Back in the day, it was kind of fun when you’d go to a live show and hear the band announce that you were going to be on a live album recorded that night. The thought crossed my mind watching Lydia Loveless, when she stepped on Mountainstage in Charlestown for a taping of a forthcoming West Virginia Public Broadcasting radio program.
Host Larry Gross got a communal roar from the studio audience when he announced their applause would soon be heard around the world. He then welcomed Loveless, the Columbus-based singer, as a neighbor of ours. She strapped on her acoustic guitar for a show ahead of the Indigo Girls and Wynonna Judd.
Loveless’ five-piece band has been together long enough that it seemed odd to see them as just a four-piece. Without guitarist Todd May standing in his customary spot to Loveless’ left, it seemed somewhat empty.
But this was a night to appreciate the talents of the band members, in particular pedal steel guitarist Jay Gasper. Loveless has called him a musical genius and he’s had a major influence on the sound and architecture of her new album Real. When Gasper came into the band, he helped to paint the sounds that accentuate Loveless’ emotions and helped fill the band’s sound. On Mountainstage, Gasper gave the opening song “Same To You” and closer “Real” both atmosphere and landscape. On two of the songs, “More Than Ever” and “Bilbao,” Gasper switched to twelve-string guitar to provided the subtle but glistening pop sound that had hints of power pop laced with the British Invasion.
A few days later, Loveless was in Nashville for the Americana Music Association’s annual AmericanaFest. She made several appearances, including Bloodshot Records’ Backyard Barbeque and an appearance webcast by NPR and hosted by critic and correspondent Ann Powers and contributor Jewly Hight. The setting was the lobby of the Union Station Hotel.
This time she was accompanied by May, the guitarist she respects so much she has said she can’t imagine making music without him. May stood behind Loveless, who was engaged with Dawes in a game of “Americana Alphabet.” Each had to take a card from a deck with a letter on one side and a word inscribed on the back. They then had to share how it related to Americana, describe their own work and sing a song.
Hight noted that people think they know both artists but both have changed on their new albums. Loveless agreed, saying the concept of her new record is that things change and evolve. With Americana being a genre of tradition, Loveless made an interesting point: “If you call it Americana, it’s America, which is still such a young country and it’s constantly changing.”
It was Loveless’ turn to pick. Her card came up. She got the letter B for “boozing.”
“Oh lord,” said the singer, who couldn’t think of anything… When the suggestion came to elaborate on a non-boozing song, Loveless demurred and turned to May. “Todd, what do you think?” May punted and Loveless suggested they play “Midwestern Guys” from Real.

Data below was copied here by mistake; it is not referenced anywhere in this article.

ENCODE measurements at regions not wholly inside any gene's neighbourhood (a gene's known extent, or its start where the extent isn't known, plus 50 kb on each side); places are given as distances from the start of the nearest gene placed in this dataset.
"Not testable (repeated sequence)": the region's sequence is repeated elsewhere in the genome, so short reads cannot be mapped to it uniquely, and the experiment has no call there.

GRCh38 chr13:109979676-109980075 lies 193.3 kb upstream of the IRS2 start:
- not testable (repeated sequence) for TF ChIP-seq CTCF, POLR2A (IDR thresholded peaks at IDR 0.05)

She wasn’t quite off the hook though, as the game show hosts wanted to know how it figured into her work. Loveless admitted she got tired about people saying her past songs were all about drinking when she thought they were about so much more.
Elaborating on “Midwestern Guys,” Loveless shared that it was inspired by stories she heard from friends in Ohio about the tales of their youth during the Eighties, including crashing into trees and ditches. “People think it’s a funny song but a lot of the guys did not survive.”
At Mountainstage, Loveless played on a small stage for an intimate studio audience. In Nashville she stood inside the hotel lobby, her voice reaching far and wide and high into the spacious area. May picked over the melody with a few Def Leppard licks to accentuate the reference to the band’s “Pyromania.” The name of Def Leppard’s album emerges in the song as almost a character unto itself. While in Nashville, Loveless also played it at the Bloodshot party and slowed it down a little, giving it an even more reflective solo reading.
One of Loveless’ greatest gifts is her innate predisposition to be able to reinterpret her work. No song ever sounds the same and you can always look forward to the subtle variations, whether a phrase here, a nuance there or a mood that puts what you’re hearing in a different context.
Loveless and band just started on a month-long tour opening for the Drive-By-Truckers, retracing many of the same highways she and her band travelled by van during the filming of Gorman Bechard’s documentary Who Is Lydia Loveless?
I’m looking forward to seeing the full band when it comes to Washington, D.C. for a return to the Rock and Roll Hotel. Their show last year was one the band called one of their best and used the word transcendent to describe. Until then, it is fun to go back to the Audiotree sessions recorded ahead of the release of Real. The sound is of the band at its purest and the separation between instruments lets you hear them at their best.
In the old days before the internet, bands would tour behind their albums for two to three hundred shows a year. The wonders of streaming now allow you to tune in to events like Mountainstage, NPR’s “Americana Alphabet segment” and the Audiotree sessions. But it masks the thousands of miles and sweat equity it takes to get between shows and make for a tour.
As much as things change, they still stay the same.